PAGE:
‘That wouldn’t fix anything, my little pussy-kins. The system files require a manual over-ride and an authorised reboot. Switching off the power won’t do that. Only the administrator’s password can reset everything. And Shelly is the only one left on this island who knows it.’
‘Why would you assume Shelly knows it? What’s he got to do with any of your computers?’
‘Shelly knows more than you think! It was many years ago, back in the good times when everyone was confined here in the mountain. Back then Shelly was the Head of Technology’s favourite pet. And Shelly was the only one who ever got to see that password. And once a piece of information is in his strange little brain it never leaves – ever!’
Rocket thought about it for a second. ‘So you’re saying none of this was your doing. It was all the fault of the computer virus.’
‘Of course it wasn’t me! Have you got sawdust for brains? Why would I lock myself up in my own Specimen Chambers?’
‘So the missile and the fire-ball that attacked us …’
‘Triggered by the virus in the central computer. I had nothing to do with it. Zilch!’
‘And the water in the lake?’
‘Sucked out automatically by the computer’s cooling system. The virus has been burning through every computer chip and overheating every hard-drive in this place for the last two days. Once the computers overheated, they drew in water from everywhere. And that water included your fishing lake. So like I said, nothing to do with me.’
‘Hmmm,’ said Rocket, scratching his head. ‘And what about Klump and the others? Why won’t those goons listen to you anymore?’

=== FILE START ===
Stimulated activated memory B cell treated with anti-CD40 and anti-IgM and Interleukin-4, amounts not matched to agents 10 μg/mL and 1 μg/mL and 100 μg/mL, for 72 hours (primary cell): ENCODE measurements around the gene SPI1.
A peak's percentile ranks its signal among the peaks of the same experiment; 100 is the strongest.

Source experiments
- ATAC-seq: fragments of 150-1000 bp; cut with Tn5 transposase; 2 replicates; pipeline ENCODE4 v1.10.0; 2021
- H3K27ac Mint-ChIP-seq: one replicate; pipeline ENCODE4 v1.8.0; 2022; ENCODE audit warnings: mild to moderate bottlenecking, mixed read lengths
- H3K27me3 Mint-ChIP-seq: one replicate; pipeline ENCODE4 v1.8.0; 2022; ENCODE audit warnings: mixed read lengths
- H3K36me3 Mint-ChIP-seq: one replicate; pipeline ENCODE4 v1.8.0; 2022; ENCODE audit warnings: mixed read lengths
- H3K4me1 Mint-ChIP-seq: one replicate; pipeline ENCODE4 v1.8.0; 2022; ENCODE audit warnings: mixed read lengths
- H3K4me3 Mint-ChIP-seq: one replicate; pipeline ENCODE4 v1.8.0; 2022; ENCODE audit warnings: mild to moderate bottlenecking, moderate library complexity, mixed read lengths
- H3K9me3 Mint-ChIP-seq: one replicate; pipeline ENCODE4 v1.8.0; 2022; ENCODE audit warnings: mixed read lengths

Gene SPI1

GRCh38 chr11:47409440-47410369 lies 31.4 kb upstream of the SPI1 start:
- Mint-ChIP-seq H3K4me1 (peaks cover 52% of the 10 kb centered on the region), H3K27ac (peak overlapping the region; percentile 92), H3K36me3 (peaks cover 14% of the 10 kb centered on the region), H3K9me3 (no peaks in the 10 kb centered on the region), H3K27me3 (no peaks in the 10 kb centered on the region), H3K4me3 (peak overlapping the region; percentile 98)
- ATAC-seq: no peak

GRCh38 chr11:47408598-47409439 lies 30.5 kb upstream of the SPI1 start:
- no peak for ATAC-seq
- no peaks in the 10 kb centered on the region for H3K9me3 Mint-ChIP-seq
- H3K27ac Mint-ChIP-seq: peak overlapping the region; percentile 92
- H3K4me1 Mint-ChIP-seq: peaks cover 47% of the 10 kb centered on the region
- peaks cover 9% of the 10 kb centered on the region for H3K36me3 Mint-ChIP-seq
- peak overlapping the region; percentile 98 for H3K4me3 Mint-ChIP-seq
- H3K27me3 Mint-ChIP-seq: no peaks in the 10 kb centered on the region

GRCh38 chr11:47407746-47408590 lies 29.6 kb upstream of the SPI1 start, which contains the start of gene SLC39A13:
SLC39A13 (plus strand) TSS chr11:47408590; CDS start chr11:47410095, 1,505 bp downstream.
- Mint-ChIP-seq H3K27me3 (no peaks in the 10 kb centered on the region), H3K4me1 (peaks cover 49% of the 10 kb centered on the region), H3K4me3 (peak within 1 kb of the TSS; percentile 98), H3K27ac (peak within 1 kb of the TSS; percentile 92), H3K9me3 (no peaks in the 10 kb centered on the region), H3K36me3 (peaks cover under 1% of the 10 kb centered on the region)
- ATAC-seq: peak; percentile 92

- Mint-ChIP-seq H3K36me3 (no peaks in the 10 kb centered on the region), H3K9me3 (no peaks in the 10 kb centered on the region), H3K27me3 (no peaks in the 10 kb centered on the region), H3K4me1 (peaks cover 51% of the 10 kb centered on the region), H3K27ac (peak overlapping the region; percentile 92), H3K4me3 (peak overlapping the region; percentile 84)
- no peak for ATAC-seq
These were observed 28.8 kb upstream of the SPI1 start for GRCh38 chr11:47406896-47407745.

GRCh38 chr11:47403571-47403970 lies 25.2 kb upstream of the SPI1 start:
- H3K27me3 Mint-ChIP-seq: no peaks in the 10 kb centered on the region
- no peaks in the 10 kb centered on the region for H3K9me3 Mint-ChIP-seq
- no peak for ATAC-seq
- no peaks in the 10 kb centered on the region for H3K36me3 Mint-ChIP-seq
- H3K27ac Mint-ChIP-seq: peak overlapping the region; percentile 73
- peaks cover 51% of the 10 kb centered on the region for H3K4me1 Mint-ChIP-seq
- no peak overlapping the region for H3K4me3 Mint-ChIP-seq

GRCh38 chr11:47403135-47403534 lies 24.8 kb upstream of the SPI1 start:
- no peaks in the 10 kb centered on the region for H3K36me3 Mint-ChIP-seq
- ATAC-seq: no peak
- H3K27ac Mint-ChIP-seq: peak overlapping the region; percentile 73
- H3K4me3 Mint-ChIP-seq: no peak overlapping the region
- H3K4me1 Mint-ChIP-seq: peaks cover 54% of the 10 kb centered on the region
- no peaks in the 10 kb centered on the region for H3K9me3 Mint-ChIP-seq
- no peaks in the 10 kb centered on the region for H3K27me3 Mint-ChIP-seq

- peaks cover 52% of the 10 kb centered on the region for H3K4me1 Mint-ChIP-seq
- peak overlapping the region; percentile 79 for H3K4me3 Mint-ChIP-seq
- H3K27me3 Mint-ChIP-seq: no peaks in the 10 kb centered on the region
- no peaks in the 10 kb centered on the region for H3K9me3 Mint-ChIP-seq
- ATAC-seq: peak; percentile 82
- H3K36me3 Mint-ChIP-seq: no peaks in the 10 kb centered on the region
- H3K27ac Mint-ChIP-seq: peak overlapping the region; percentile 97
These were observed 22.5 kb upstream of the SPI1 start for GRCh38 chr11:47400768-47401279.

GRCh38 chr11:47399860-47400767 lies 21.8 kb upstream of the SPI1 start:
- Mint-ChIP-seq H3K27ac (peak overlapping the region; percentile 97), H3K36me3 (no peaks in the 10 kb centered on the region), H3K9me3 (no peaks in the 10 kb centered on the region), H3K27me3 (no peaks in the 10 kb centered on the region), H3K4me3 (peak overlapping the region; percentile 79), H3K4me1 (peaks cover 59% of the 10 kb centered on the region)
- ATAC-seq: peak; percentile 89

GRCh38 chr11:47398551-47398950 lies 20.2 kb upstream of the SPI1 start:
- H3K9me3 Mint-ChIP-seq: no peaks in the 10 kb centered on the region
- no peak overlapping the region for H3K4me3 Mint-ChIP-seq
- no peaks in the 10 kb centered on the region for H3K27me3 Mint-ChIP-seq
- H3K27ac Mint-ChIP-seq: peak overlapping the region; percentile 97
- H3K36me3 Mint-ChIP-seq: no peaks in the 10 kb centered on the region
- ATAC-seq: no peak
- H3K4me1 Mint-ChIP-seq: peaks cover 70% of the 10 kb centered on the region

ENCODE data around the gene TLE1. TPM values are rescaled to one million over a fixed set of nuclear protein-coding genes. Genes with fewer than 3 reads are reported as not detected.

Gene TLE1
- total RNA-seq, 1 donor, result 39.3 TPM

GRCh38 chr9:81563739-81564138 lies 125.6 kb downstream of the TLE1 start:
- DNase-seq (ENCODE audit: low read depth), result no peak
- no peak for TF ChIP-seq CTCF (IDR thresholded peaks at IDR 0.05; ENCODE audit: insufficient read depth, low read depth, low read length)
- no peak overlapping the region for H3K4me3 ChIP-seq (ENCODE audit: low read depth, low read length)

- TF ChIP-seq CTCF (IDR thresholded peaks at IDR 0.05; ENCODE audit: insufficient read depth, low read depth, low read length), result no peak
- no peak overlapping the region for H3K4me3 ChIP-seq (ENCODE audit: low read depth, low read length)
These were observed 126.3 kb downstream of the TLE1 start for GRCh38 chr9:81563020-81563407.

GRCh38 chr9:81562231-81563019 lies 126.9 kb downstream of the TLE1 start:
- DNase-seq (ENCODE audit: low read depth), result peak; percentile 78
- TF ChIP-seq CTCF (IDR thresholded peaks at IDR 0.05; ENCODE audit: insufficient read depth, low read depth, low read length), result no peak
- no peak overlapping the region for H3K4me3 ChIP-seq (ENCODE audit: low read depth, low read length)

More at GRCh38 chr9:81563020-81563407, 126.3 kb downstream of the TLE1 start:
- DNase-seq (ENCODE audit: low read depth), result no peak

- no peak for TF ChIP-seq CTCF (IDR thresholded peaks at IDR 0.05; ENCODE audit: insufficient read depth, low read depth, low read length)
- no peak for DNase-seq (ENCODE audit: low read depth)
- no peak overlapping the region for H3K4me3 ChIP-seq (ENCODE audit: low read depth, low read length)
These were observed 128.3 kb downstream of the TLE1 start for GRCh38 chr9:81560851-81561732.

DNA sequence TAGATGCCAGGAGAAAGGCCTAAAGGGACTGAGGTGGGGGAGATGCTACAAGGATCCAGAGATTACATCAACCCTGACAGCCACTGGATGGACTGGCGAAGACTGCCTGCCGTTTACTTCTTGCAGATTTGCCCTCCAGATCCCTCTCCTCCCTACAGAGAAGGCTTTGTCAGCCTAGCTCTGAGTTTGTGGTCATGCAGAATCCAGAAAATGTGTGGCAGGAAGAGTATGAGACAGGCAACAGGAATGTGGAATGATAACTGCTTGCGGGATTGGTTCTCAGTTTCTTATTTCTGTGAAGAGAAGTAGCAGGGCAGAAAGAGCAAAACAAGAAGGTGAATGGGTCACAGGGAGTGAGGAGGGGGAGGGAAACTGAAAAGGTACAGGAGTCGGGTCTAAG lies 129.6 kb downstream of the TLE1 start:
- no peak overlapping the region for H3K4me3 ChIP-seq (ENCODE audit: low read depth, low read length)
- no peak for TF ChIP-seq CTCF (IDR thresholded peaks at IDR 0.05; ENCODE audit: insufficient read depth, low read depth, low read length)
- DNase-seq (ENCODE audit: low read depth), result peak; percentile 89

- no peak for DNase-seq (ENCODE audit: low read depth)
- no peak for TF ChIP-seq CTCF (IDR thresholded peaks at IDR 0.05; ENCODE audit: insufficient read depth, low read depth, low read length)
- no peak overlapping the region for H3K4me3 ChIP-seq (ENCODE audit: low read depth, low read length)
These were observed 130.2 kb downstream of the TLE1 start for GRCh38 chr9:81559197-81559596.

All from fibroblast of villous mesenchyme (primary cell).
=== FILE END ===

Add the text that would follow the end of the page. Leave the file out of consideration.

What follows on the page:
‘Every machine in this building is controlled by the central computers – and that includes my robot servants.’
‘So the virus got them too,’ said Hoppy. ‘I guess that explains why they were acting so weird.’
Hoppy went and stood by her cell door and shook it as hard as she could. It wouldn’t budge. She stared through the door’s glass window at the two Arm-E guards with their tentacled arms, claws and pincers.
‘We’re in trouble,’ said Hoppy frowning. ‘Big trouble.’
Chapter 18 – The Code Maker
Several hours passed slowly in the sterile, dull, pale rooms of the Specimen Chambers. Rocket and Liftoff sat leaning against the padded cell walls. Rocket was struggling to muster the strength to crack a joke and Liftoff was tired of hearing them.
‘Did I tell you the one about the skinny goose, the fat cow and the ugly pig?’ Rocket said with barely any enthusiasm.
‘Yes,’ said Liftoff miserably. ‘About three hours ago!’
‘And it wasn’t funny then either.’
In the other cell Doctor Mischief was mumbling grumpily under her breath with her eyes shut. Hoppy was pacing up and down like a frustrated tiger in a cage.
The main entrance door to the prison area swished open.